Special Report: Population, Development, and Environment in Ethiopia

By
Sahlu Haile

Ethiopia has been synonymous with disastrous famine since the 1980s. In the years since, drought and famine have continued to plague the country, and scholars and practitioners have sought to analyze the causes and mitigate the consequences. Population growth is one of the most critical drivers shaping the country’s future, as its social infrastructure and agricultural land are unable to support its growing numbers, and thus many Ethiopians remain trapped in a vicious cycle of poverty, disease, and hunger. The key to achieving sustainable growth lies in reducing the rate of population growth, managing the environment, and building the platform for development.

Experts & Staff

  • Roger-Mark De Souza // Director of Population, Environmental Security and Resilience, Wilson Center
  • Sandeep Bathala // Senior Program Associate, Environmental Change and Security Program, Maternal Health Initiative
  • Katharine Diamond // Program Assistant, Environmental Change and Security Program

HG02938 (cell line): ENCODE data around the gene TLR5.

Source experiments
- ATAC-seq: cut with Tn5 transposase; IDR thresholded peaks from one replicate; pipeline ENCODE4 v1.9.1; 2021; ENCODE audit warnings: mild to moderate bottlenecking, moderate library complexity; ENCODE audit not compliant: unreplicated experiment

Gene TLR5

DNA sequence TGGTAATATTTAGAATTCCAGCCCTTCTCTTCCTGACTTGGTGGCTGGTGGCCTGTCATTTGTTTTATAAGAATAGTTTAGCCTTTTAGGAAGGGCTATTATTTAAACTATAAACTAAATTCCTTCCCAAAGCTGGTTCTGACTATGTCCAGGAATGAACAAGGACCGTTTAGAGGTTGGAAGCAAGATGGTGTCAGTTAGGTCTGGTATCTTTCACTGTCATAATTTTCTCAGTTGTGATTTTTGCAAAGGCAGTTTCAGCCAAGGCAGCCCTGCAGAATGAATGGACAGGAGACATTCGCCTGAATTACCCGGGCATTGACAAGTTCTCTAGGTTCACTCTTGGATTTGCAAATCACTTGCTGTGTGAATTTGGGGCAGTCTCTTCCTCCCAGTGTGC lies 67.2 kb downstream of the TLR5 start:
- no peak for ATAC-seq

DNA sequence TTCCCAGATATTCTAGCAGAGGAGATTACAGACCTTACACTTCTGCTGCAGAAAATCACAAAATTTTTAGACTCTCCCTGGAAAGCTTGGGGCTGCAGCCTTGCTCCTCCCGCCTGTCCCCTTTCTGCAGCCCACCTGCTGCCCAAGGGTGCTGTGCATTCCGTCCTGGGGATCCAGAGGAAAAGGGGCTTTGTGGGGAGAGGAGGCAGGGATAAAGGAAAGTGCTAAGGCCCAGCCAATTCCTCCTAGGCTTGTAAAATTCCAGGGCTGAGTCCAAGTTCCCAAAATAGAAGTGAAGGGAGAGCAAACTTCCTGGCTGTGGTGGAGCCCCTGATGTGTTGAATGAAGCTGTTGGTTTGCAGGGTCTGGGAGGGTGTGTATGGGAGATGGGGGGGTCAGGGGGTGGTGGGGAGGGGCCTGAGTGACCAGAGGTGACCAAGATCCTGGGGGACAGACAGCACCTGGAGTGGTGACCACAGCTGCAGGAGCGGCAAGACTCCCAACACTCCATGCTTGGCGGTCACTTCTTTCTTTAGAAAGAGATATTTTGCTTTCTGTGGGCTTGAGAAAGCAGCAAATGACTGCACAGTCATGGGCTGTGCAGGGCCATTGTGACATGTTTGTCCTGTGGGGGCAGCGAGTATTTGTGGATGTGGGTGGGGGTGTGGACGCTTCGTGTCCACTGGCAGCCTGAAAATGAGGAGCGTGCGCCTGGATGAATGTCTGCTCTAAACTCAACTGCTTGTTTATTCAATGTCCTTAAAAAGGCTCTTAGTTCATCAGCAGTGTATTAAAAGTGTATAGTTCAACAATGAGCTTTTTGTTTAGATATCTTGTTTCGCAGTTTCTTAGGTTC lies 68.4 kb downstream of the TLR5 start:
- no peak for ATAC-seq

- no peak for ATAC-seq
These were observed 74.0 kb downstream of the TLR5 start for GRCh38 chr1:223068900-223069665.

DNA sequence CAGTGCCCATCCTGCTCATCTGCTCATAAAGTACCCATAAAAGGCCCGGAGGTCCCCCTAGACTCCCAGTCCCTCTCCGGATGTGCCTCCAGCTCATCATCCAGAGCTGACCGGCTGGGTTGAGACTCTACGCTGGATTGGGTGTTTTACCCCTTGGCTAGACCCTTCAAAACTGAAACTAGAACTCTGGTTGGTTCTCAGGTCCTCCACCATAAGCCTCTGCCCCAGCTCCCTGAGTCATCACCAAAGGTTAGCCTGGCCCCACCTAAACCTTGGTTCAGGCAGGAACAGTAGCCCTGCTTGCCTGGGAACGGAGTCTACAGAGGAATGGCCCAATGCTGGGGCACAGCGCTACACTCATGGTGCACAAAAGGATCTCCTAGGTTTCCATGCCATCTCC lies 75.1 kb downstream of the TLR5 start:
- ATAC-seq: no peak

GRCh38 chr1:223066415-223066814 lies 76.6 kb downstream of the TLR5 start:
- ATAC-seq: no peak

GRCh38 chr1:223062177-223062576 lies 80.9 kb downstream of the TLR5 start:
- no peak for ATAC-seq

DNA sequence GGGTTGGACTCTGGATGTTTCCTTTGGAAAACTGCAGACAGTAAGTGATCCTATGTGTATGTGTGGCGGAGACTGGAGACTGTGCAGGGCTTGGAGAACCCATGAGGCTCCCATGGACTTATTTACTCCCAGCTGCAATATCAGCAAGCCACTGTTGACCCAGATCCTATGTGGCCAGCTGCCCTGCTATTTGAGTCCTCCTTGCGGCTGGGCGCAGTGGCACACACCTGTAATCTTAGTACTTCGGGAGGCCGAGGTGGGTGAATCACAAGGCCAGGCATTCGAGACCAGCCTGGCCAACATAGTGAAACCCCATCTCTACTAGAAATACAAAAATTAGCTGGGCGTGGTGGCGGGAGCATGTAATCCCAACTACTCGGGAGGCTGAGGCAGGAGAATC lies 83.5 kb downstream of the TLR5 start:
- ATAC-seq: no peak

• Benjamin Dills // Program Assistant, Environmental Change and Security Program
  • Lauren Herzer // Program Associate, Environmental Change and Security Program
  • John Thon Majok // Program Associate, Environmental Change and Security Program
  • Schuyler Null // Web Editor and Writer/Editor, Environmental Change and Security Program, Maternal Health Initiative
  • Meaghan Parker // Writer/Editor, Environmental Change and Security Program
  • Sean Peoples // Multimedia Producer and Program Associate, Environmental Change and Security Program
  • Geoffrey D. Dabelko // Senior Advisor, Environmental Change and Security Program
  • Ruth Greenspan Bell // Public Policy Scholar
  • William Krist // Senior Policy Scholar
  • Louise Lief // Public Policy Scholar
  • John W. Sewell // Senior Scholar